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Treatment of chronic graft-versus-host disease with bortezomib.

Authors
  • Pai, Chien-Chun Steven1
  • Chen, Mingyi2
  • Mirsoian, Annie1
  • Grossenbacher, Steven K1
  • Tellez, Joseph1
  • Ames, Erik1
  • Sun, Kai3
  • Jagdeo, Jared1
  • Blazar, Bruce R4
  • Murphy, William J5
  • Abedi, Mehrdad6
  • 1 Department of Dermatology and.
  • 2 Department of Pathology, School of Medicine, University of California, Davis, Sacramento, CA;
  • 3 Institute of Hematology, Zhengzhou University People's Hospital, Zhengzhou, China; , (China)
  • 4 Cancer Center and Department of Pediatrics, Division of Blood and Marrow Transplantation, University of Minnesota, Minneapolis, MN; and.
  • 5 Department of Dermatology and Department of Internal Medicine, School of Medicine, University of California, Davis, Sacramento, CA.
  • 6 Department of Internal Medicine, School of Medicine, University of California, Davis, Sacramento, CA.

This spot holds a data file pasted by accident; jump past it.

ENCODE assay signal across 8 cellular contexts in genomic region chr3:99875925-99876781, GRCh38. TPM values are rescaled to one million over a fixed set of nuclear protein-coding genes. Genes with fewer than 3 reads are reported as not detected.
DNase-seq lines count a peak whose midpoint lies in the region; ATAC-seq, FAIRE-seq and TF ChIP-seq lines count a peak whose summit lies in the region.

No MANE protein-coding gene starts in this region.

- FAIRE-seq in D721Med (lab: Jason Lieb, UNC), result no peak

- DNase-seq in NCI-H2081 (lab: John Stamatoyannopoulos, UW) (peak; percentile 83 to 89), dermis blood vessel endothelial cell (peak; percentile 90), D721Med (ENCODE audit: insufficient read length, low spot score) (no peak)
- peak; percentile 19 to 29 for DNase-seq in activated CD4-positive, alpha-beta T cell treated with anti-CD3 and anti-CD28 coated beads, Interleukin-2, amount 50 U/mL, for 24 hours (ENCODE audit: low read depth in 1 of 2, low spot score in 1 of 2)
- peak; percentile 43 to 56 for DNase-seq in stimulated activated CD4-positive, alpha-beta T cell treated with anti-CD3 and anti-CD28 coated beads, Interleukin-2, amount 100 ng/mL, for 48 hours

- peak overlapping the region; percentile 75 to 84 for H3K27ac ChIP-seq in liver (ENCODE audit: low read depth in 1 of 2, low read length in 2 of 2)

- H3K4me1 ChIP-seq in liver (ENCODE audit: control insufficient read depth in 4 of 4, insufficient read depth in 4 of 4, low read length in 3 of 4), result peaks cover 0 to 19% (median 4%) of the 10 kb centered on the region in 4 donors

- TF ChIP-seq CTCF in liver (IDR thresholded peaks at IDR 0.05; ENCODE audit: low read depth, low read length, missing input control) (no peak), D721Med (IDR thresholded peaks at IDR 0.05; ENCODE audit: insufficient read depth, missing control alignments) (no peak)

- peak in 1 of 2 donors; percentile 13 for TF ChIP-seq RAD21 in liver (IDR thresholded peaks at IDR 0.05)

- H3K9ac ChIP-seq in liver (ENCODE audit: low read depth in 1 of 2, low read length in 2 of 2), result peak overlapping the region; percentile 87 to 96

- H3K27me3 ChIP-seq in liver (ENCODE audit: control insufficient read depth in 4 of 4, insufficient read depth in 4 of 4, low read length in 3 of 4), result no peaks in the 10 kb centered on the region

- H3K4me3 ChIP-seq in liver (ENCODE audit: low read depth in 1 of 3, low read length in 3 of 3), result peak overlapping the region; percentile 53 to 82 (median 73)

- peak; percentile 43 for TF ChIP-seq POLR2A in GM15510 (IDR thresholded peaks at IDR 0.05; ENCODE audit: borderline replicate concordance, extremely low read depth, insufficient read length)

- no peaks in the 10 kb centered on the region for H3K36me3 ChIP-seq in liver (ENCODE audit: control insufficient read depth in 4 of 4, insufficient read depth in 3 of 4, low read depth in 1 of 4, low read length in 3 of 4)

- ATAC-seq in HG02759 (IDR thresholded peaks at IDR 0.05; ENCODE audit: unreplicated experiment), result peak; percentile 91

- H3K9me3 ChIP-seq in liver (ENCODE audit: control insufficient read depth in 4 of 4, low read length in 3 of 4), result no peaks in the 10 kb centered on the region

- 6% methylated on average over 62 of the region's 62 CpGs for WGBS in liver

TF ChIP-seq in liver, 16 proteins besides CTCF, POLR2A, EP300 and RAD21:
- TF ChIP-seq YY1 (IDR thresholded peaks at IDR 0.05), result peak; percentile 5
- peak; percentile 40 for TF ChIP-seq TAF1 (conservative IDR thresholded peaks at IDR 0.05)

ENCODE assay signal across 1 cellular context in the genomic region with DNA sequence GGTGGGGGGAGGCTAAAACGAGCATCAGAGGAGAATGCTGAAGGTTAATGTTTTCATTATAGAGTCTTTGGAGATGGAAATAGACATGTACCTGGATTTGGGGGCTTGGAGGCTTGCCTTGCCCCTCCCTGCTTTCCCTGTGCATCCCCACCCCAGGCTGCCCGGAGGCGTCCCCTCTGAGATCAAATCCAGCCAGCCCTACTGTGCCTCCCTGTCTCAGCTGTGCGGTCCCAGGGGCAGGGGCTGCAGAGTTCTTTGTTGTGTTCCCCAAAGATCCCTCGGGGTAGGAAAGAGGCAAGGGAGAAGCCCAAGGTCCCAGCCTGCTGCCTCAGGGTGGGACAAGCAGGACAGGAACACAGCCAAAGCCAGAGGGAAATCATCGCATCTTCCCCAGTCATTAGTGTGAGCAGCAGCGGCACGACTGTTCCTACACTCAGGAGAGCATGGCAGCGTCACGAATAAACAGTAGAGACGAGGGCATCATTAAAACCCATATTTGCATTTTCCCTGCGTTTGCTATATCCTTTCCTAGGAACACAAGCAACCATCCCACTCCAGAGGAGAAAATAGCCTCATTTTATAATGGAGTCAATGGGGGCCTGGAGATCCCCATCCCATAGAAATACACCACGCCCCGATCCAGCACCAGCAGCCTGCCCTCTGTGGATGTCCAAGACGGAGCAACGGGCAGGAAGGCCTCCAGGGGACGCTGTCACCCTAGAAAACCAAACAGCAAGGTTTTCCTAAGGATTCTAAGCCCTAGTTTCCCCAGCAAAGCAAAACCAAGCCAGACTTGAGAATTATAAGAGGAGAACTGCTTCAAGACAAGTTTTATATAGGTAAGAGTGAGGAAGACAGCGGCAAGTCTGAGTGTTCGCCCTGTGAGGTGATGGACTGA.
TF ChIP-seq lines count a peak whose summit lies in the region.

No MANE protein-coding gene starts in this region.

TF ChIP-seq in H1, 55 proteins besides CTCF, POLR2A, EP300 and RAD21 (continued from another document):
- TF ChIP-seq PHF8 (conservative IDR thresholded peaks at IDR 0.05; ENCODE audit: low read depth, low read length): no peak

Type
Published Article
Journal
Blood
Publisher
American Society of Hematology
Publication Date
Sep 04, 2014
Volume
124
Issue
10
Pages
1677–1688
Identifiers
DOI: 10.1182/blood-2014-02-554279
PMID: 25009225
Source
Medline
License
Unknown

Abstract

Chronic graft-versus-host disease (cGVHD) following allogeneic hematopoietic stem cell transplantation (HSCT) has emerged as a predominant complication following HSCT and has a distinct etiology. We and others have previously demonstrated that bortezomib, a proteasome inhibitor, can prevent but not treat acute GVHD in mice. To assess the effects of bortezomib on cGVHD, a mouse minor histocompatibility antigen-mismatched strain combination was used to mimic clinical cGVHD sclerodermatous pathogenesis and phenotype. Treatment of ongoing cGVHD with bortezomib ameliorated cutaneous lesions, which were also associated with a reduction in total numbers of germinal center B cells and lower B-cell activating factor gene expression levels in cutaneous tissues. Importantly, lymphoma-bearing mice receiving allogeneic HSCT with bortezomib preserved graft-versus-tumor (GVT) effects. Based on these animal studies, we initiated an intrapatient dose escalation clinical trial in patients with extensive steroid-intolerant, dependent, or resistant cGVHD. Marked clinical improvement was observed in patients, which was also associated with reductions of peripheral B cells and minimal toxicity. These results indicate that bortezomib can be of significant use in the treatment of cGVHD and may also allow for maintenance of GVT. This trial was registered at www.clinicaltrials.gov as #NCT01672229.

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